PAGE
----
This is an important book for those familiar with Zinn’s work but not the man, and Suarez has done a magnificent job of ensuring we never stray far from the latter. His questions elicit details those of us not privileged to have met Howard Zinn can use to more deeply understand him and, by extension, his work.

“The idea that people make history and can alter its course, that institutions have human origins and can be changed by humans, is truly subversive—and is a central reason [A People’s History of the United States] has drawn the ire of so many censors and would-be censors,” writes Anthony Arnove in his introduction to the 35th Anniversary edition of the book (Harper Perennial Classics, 2015). “Fundamentally, Howard had a confidence in people’s ability to work together and change their circumstances.”

Do get a copy of Truth Has A Power of Its Own when it comes out. Meantime, if you’re part of the New Revolution and haven’t read Zinn’s histories—and I confess I’m among you—get those and discover the history you didn’t hear about. As the battle for the future of both the US and the planet advances toward November 2020, the stories the books tell of success in the face of overwhelming odds will become increasingly necessary for inspiration. Or, as Mary Harris "Mother" Jones, who is one of the few individuals mentioned by Mr. Zinn, said:

“Some day we will have the courage to rise up and strike back at these great ‘giants’ of industry, and then we will see they weren’t ‘giants’ after all—they only seemed to because we were on our knees and they towered above us.”
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This book is based on a set of edited 2007 interviews between Howard Zinn and Ray Suarez. Howard Zinn was a premier historian of American history and labeled as anti-American by his adversaries. He's particularly well known for A People's History of the United States, which documents first contact with Europeans through the 20th century from the point of view of the oppressed, with an emphasis on civil rights and labor history. This was my senior year history textbook, and I'm grateful for Mr. Zinn (no relation) who assigned it. 

Howard Zinn is a phenomenal writer, and I found these short questions an even more compelling format for his arguments. This collection follows a simple Q&A format. I've read through A People's History of the United States several times, which is quite an endeavor. This felt like a good summary of the main points with some particularly inspiring passages at the end. It's quite short and accessible, so I might recommend it to people as an entry point into Zinn (or for students looking for a Cliff's Notes version). 

One of my favorite passages against American exceptionalism: "We have to start thinking of America as one among many, as a nation of people equal to other peoples but not superior to them. What that would do, aside from being an enormous psychological change for Americans, would be to bring about an honest recognition of who we are and what are limitations are, without denigrating ourselves.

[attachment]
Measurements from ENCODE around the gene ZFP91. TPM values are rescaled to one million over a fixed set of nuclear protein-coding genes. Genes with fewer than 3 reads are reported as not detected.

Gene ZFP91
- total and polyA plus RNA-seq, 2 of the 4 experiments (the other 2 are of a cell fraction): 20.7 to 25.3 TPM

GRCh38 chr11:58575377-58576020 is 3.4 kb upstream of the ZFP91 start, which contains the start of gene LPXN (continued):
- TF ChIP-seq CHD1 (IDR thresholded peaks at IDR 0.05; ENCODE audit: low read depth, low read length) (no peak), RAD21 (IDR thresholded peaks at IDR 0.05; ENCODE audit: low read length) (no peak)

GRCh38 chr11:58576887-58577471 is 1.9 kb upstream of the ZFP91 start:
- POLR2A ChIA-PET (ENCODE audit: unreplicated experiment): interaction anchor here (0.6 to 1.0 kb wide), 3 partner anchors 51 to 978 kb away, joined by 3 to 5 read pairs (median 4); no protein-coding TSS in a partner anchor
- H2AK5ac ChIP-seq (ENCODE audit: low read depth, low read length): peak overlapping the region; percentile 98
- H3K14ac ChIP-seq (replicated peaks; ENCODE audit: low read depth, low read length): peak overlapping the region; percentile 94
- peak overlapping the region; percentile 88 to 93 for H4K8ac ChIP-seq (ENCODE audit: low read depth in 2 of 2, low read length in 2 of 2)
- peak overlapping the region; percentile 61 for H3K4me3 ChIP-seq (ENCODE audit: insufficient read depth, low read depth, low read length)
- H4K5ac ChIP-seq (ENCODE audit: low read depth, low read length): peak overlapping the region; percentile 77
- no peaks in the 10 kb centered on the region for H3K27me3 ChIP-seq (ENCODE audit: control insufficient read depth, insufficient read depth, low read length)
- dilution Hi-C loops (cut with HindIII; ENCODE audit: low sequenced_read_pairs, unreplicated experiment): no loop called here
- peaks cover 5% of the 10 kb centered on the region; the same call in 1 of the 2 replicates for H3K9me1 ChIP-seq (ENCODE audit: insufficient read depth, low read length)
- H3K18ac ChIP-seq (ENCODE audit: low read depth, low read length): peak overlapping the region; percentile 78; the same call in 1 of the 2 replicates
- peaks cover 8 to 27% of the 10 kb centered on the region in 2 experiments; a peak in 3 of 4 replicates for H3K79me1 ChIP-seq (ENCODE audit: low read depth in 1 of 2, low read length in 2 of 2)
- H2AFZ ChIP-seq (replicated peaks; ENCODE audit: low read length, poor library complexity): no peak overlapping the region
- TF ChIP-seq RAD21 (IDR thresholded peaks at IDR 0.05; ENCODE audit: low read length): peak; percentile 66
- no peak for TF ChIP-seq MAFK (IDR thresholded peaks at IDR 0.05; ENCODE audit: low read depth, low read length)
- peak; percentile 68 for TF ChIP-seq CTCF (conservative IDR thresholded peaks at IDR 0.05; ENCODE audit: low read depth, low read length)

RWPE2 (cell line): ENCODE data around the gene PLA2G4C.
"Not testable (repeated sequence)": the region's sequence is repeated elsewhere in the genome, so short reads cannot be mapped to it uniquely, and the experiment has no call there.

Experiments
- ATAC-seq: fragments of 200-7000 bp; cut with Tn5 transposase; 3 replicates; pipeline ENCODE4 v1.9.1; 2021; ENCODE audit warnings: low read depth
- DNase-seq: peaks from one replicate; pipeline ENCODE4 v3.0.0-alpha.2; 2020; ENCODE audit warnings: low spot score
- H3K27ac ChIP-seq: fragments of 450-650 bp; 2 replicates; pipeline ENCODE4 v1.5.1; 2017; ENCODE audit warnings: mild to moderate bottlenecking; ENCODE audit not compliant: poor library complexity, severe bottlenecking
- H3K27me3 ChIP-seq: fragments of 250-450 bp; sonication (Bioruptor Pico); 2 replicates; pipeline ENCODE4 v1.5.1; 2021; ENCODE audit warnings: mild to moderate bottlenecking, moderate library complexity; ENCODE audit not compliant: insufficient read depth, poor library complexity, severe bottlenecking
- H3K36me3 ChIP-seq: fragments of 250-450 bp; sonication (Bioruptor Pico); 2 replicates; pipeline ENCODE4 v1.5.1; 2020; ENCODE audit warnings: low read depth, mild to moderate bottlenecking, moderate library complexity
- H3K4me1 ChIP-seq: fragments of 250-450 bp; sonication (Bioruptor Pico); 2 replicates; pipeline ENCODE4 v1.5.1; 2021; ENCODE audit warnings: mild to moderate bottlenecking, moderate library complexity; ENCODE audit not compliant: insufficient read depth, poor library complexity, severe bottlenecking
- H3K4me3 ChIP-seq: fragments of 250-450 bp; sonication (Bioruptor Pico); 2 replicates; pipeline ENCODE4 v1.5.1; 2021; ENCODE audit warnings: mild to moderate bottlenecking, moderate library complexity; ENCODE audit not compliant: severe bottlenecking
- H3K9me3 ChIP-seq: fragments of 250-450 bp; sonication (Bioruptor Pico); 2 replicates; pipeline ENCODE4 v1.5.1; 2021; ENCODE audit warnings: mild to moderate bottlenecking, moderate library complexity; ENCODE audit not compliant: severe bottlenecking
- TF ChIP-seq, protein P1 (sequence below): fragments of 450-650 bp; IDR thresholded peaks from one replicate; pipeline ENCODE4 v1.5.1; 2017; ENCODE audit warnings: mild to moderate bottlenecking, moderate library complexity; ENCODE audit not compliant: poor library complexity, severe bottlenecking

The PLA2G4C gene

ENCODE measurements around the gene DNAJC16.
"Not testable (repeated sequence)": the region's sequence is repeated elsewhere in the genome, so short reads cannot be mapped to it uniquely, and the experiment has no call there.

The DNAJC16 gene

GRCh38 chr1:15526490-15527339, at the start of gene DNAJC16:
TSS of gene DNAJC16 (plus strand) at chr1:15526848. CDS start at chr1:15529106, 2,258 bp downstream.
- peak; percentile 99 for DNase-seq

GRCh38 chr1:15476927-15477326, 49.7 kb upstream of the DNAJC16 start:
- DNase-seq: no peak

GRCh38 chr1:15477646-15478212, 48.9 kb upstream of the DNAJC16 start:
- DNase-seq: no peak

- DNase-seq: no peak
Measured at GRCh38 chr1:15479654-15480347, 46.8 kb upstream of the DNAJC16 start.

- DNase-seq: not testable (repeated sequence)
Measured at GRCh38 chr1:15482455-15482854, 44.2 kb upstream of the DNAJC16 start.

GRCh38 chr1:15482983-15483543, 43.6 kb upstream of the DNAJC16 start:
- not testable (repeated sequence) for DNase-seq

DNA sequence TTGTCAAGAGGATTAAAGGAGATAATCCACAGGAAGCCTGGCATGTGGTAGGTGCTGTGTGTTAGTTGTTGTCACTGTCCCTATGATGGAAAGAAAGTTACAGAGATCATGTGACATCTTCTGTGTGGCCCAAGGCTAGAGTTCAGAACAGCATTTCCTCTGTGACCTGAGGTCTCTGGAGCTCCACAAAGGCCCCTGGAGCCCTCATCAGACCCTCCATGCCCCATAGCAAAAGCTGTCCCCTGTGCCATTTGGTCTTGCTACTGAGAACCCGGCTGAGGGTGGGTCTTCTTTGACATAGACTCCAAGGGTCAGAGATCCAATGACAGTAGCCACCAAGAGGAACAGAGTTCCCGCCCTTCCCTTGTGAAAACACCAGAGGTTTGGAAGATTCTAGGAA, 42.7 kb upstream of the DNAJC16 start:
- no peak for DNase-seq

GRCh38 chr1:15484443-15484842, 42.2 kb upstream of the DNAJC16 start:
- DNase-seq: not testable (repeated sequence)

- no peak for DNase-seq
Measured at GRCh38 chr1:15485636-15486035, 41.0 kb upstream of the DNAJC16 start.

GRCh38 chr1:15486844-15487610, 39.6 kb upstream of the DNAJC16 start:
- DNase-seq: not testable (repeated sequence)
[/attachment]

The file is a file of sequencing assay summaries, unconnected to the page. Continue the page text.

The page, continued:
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This book gives readers insights in the inner workings of the mind of one of America's foremost historians and critical thinkers, the late, great Howard Zinn. In "Truth Has a Power of Its Own" Zinn's provocative conversations with Ray Suarez challenge us to take a second, third and maybe even fourth look at the US and the world that we think we know. Zinn speaks about history and foreign policy with such an ease and candor that it doesn't feel too academic or heavy. Reading these conversations makes one feel as if they're in the room listening to the conversation. Highly recommended for any student of history or anyone interested in history from the perspective of the oppressed and downtrodden.
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Very engaging intro to or companion piece to Zinn's A People's History. He walks you through some of his thoughts behind APH and the conversation is compelling. If you have someone reluctant to get into Zinn for whatever reason, this makes his work very accessible.
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As powerful and important as any of Zinn’s work.  I loved the dialogic nature of this book and I’ll treasure the experience of reading it.  Zinn leads us to look at history (and humanity) in new ways.
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I requested this title on NetGalley as soon as I saw it because I have a soft spot for Howard Zinn. After all, reading A People's History of the United States is partially responsible for turning me into the "dirty liberal hippie" I am today ;)

Truth Has a Power of Its Own is like a TL;DR of A People's History. It's a whirlwind tour through Zinn's version of US history, which questions American exceptionalism and the "great man" narratives that dominate US classrooms. While A People's History is a hefty tome, this "conversation" is like its highlight reel.

As another Goodreads reviewer noted, most of the questions posed are softballs and/or leading questions. I would have liked Suarez to probe Zinn's thinking more fully or ask him to respond to counterarguments. That would have lent something new to the text that readers of A People's History haven't already heard.

One thing to note while reading is that these conversations took place in 2007. While some of Zinn's ideas about economic inequality sound like common progressive talking points today, they sounded revolutionary just a little over a decade ago. Zinn died in 2010, but I can't help but wonder what he would have to say about what's happened to the United States between 2007 and today.

Four stars for Truth Has a Power of Its Own, an easy-to-read primer on Zinn's A People's History.

Thanks to NetGalley and The New Press for giving me a DRC of this book, which will be available for purchase on September 3rd.